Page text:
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Reunion Classes to Honour the Late Dean Rowlinson

Official Portrait of Dean Elizabeth Rowlinson

Dean Elizabeth Rowlinson, official College portrait

The Rev. Dr. Dean Elizabeth Rowlinson died Tuesday, March 17, 2020 at the age of 89. Elizabeth was born in Sutton, England, and educated at Oxford University, Northwestern University and McGill.

After receiving her PhD, she taught at McGill in the mathematics department, becoming the first Associate Dean of Students for the university. In 1978, Elizabeth was appointed Dean of Women Students at Trinity College and Dean of St. Hilda’s College. She saw herself as a counsellor for her students and was active in many aspects of College life, including playing the violin in the College’s chamber orchestra and singing in the Chapel choir.

Elizabeth was known as an advocate for the women of St. Hilda’s. When she realized that there were more women than men in the student body yet fewer spaces for them in residence, she undertook to have women occupy the Angel’s Roost in the main Trinity building until a new south wing of St. Hilda’s could be built. Since 1995, this wing has born her name.

“The Dean gave us her full and undivided attention and she always followed up when required,” says 1985 Head of College Cindy Caron Thorburn. “She was an energized woman of action, high moral principle, intelligence and kindness. Those of us privileged to work closely with her surely learned more from her than we realized at the time. She taught life skills merely by being who she was.”

Always a person of deep faith, Elizabeth left Trinity College in 1991 and moved back to Montreal to attend the Montreal Diocesan Theological College at McGill. She was ordained an Anglican priest in 1994 and became the chaplain of the Theological College, a position she held for twenty years. She was awarded an honorary Doctor of Divinity degree by them in 2004.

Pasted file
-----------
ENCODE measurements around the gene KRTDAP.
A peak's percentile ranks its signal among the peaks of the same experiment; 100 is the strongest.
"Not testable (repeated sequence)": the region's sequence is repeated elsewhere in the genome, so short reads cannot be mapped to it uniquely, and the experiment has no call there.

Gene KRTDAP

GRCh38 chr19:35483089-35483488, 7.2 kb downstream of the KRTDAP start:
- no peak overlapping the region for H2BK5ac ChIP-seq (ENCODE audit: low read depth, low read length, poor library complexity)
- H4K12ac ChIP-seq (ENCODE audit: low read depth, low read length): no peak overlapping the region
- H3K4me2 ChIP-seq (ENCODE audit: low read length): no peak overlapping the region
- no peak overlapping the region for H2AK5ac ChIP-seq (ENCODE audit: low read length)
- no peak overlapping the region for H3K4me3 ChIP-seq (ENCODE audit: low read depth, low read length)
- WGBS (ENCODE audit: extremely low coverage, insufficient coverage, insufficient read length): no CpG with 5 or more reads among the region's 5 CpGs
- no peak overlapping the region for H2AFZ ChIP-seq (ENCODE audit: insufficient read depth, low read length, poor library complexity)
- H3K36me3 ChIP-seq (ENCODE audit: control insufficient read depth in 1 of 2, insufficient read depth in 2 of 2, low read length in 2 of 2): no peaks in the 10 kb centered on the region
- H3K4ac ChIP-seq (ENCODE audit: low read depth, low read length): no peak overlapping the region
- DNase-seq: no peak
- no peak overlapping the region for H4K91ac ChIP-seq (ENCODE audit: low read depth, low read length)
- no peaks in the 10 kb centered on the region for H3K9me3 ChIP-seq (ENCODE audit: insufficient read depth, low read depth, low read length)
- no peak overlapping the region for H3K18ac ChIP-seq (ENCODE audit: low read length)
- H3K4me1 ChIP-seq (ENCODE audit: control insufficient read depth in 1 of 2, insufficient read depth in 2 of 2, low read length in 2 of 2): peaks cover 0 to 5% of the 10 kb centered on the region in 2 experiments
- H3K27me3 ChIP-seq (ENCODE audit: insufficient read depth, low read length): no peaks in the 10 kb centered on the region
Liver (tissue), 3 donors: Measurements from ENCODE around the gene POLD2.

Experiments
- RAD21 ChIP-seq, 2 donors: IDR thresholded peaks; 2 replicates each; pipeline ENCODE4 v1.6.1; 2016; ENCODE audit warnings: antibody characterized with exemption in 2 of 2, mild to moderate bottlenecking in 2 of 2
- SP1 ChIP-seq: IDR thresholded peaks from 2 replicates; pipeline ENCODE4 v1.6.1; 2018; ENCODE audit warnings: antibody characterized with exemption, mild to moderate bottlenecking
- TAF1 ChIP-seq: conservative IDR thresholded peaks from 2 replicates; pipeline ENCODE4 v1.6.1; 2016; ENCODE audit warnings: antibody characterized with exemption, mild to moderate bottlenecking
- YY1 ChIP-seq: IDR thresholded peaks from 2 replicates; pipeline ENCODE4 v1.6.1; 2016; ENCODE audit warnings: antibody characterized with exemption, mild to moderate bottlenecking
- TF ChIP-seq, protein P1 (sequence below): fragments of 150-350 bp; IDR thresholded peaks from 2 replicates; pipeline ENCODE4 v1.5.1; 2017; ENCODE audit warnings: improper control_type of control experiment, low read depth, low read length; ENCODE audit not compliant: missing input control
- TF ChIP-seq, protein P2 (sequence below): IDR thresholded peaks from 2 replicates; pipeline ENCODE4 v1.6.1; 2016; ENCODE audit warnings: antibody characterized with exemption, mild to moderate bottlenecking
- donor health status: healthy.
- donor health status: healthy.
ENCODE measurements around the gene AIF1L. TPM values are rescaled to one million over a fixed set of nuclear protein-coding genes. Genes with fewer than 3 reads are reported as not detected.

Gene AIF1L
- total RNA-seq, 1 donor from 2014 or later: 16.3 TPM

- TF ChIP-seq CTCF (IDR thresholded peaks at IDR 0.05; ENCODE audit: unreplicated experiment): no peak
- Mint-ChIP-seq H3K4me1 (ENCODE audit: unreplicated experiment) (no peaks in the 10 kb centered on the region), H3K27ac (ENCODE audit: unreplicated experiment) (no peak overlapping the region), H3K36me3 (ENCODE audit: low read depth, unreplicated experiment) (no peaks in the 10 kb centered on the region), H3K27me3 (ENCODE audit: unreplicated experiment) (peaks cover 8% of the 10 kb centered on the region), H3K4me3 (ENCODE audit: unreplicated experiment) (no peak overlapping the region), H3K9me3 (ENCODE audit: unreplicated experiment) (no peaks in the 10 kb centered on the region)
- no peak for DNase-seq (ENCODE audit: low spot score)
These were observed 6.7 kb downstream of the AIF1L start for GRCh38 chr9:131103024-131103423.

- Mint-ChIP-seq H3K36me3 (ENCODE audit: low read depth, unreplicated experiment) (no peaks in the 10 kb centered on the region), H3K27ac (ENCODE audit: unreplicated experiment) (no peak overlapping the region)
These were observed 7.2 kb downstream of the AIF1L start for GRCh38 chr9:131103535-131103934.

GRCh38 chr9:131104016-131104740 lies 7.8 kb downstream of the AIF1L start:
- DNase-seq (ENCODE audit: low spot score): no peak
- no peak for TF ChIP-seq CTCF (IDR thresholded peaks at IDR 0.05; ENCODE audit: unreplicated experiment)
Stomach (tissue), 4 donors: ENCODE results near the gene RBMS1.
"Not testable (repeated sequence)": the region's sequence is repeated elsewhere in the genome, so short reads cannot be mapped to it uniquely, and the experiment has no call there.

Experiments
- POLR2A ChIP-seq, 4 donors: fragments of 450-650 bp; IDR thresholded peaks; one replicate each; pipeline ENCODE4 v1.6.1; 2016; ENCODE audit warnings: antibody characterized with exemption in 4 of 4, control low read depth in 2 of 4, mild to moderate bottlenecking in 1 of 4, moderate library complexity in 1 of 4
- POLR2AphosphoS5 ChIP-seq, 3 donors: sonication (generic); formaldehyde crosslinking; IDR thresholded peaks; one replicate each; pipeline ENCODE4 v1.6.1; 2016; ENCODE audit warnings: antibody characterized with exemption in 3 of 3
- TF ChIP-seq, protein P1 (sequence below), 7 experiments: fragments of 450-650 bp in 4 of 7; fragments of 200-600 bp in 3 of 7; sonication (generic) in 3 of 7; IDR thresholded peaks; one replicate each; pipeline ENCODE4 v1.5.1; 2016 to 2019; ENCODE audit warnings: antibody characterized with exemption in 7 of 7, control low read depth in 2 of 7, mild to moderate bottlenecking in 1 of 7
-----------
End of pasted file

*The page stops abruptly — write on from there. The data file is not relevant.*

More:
Elizabeth was a frequent guest at the St. Hilda’s lunch during the annual Spring Reunion, where she would reconnect with some of her former charges. Generations of St. Hilda’s alumnae remember her fondly as a mentor and a friend.

And she has inspired the classes of 1985 and 1990 to reach out to the classes of 1978-1991 (those who attended during her tenure) to encourage them to make a gift in honour of Elizabeth.

“Elizabeth believed in education. She fought for Trinity students to get the best experience possible,” says current Dean of Students Kristen Moore. “Right now, we are seeing many of our students struggling to continue their education and urgent bursaries can help. I think Dean Rowlinson would have supported this effort.”

If you would like to make a gift to urgent bursary needs in honour of Dean Rowlinson, visit our online giving page.

 

 

Remembering Dean Elizabeth Rowlinson

Cindy Caron Thorburn ’85, Head of College and Year Rep.

“Elizabeth Rowlinson was an incredible role model to the Women of College and to all in the Trinity community.  Her responsibilities were diverse yet she moved from role to role seamlessly:  with high energy that buzzed, an air of competence, innate personal dignity, and with warmth.  Living at the College, she was front line when a fire alarm went off at 3 a.m., for an administrative crisis at the College, or when an individual student took a personal problem to her in confidence. How she found the time to teach, sing in the choir and do justice to her family life is amazing — but she did.  Perhaps her ultimate gift to the Women of College was how she found the balance between providing a watchful eye over us, and yet, always giving us the sense that she had confidence in our ability to fly.  Because she showed confidence in us, we were able to test ourselves and grow.

Dean Rowlinson served the most awful sherry at our weekly Heads meeting.  Despite tentative sips of what was on offer, the substance of our meetings was always meaningful.  The Dean gave us her full and undivided attention and she always followed up when required.  She was an energized woman of action, high moral principle, intelligence and kindness.  Those of us privileged to work closely with her surely learned more from her than we realized at the time.  She taught life skills without lecturing and merely by being who she was.  I am grateful to have known her.”